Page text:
This post is part of a new series of case studies by and for in-house editors. The focus of this series is on the personal experiences and various roles of in-house editors. A post will appear on the Editors’ Weekly every other month. If you’re interested in writing a post for this series, please email the Member Services Committee.
When you think of a website, you may think of paragraphs to read, images to peruse or empty boxes to type in. But what you may not think of is that for many sites, every aspect of user interaction, from the size of text boxes to the labels on buttons, has been analyzed to determine what makes them easier (or more engaging) to use. One method of analysis is usability testing.
What Is Usability Testing?
Usability testing is when designers ask users to complete a task on a website and take notes about what happens. The notes are then used to improve the site’s user experience (UX).
These sessions often involve one-way mirrors so that the user sits in one room and others monitor the user through the non-reflective side of the mirror. A UX professional asks the user questions about the task they’ve been asked to accomplish, such as:
- If you wanted to review an order you made on this website, how would you start?
- What do you think this page heading means?
- When you read a paragraph of text, did it answer your questions?
The person leading the test encourages the user to explain their thoughts aloud.
How Editors Benefit From Taking Part in Usability Testing
Getting such real-time user feedback can be invaluable not only to designers, but also to writers and editors, especially if multiple users have the same questions or experience the same problems navigating a site.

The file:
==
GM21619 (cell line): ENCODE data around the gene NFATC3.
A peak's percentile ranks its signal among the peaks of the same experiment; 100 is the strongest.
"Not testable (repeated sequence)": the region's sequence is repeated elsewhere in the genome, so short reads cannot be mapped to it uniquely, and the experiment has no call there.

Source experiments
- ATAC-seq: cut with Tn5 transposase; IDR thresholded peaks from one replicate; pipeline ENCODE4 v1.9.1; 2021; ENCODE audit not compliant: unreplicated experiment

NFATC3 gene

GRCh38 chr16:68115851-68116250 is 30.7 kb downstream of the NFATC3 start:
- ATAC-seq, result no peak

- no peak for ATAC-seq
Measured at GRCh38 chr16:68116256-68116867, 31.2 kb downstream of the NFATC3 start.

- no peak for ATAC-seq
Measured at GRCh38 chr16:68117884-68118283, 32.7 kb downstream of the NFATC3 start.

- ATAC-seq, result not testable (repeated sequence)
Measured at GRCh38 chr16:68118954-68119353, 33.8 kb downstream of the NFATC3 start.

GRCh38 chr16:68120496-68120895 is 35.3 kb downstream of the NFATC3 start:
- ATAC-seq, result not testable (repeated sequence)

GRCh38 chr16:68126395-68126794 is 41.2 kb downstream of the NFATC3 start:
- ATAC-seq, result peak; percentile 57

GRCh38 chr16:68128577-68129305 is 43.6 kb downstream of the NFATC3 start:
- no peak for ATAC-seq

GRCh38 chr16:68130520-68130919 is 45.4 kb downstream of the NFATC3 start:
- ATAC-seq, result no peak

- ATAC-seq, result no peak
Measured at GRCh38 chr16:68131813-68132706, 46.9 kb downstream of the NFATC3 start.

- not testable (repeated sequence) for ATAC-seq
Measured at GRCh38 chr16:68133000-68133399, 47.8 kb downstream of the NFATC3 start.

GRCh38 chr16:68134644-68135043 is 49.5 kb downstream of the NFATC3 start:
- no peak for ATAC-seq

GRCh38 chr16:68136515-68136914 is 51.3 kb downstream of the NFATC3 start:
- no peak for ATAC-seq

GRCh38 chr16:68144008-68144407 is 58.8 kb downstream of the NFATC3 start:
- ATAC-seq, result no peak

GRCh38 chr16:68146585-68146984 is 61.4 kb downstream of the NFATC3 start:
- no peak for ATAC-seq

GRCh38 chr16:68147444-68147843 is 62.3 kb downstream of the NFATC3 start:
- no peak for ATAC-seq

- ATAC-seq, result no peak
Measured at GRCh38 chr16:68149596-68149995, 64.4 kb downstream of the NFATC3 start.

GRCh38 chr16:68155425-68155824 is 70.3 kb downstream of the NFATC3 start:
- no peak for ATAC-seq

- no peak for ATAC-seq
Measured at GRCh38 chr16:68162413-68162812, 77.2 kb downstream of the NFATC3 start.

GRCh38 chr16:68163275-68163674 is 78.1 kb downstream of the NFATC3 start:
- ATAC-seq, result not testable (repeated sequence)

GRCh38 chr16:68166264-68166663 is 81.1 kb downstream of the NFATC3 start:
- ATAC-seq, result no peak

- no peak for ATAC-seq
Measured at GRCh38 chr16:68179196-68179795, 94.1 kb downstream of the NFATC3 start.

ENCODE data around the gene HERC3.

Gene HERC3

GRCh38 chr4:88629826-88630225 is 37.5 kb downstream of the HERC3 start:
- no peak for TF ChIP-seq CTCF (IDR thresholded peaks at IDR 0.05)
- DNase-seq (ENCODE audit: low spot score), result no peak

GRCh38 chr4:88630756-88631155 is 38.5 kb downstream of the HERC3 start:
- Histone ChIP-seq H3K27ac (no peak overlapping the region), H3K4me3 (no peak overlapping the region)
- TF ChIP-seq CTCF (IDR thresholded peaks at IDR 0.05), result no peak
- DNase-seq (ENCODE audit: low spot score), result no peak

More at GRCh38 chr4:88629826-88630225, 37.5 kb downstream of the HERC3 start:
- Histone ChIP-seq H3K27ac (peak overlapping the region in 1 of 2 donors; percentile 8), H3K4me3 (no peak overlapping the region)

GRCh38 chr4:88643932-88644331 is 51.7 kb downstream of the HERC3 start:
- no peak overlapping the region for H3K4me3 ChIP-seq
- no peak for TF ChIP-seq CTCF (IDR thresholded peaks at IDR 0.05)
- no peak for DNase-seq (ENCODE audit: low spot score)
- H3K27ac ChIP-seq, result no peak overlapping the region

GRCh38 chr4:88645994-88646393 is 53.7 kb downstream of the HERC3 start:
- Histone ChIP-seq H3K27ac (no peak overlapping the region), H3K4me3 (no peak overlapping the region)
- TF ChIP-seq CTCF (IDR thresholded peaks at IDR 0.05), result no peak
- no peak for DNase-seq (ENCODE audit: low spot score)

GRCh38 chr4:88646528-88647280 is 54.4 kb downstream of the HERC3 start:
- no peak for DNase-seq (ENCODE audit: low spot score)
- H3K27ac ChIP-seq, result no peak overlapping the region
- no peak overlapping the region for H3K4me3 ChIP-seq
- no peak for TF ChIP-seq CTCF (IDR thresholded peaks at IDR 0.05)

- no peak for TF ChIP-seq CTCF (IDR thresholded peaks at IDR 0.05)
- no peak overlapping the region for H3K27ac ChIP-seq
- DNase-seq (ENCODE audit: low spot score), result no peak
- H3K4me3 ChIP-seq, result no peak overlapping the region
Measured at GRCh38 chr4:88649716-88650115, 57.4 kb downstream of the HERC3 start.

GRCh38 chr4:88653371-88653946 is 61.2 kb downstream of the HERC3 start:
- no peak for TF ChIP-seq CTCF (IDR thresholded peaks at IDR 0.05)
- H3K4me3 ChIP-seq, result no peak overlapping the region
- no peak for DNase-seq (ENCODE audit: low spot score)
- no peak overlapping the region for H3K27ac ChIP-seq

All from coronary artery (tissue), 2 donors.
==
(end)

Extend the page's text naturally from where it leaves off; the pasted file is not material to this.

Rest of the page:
For example, if a user has been asked to log into an online account to check a bill for a recent purchase, you may realize things like:
- The key selling point that your employer or client wants to use in all their marketing needs to be rewritten.
- You need to rewrite components of your company’s online bill because customers don’t understand that “HST” refers to taxes.
- You’re using inconsistent terminology across the site, and customers don’t recognize that “offers exclusive to you” means the same thing as “personalized offers.”
These insights will be important when you write the next draft of copy for a specific page or series of pages. You can also use them to persuade your colleagues away from a specific design choice or course of action, because you have evidence that what they’re suggesting won’t work.
Where to Learn More About Usability Testing
Two well-known books about usability testing are Don’t Make Me Think and Rocket Surgery Made Easy by Steve Krug. You can also check out websites that discuss UX and user interface design, like A List Apart (www.alistapart.com), Smashing Magazine (www.smashingmagazine.com) and The Interaction Design Foundation (https://www.interaction-design.org/).
Previous post from the in-house editing series: Client Relationships for the In-house Editor.
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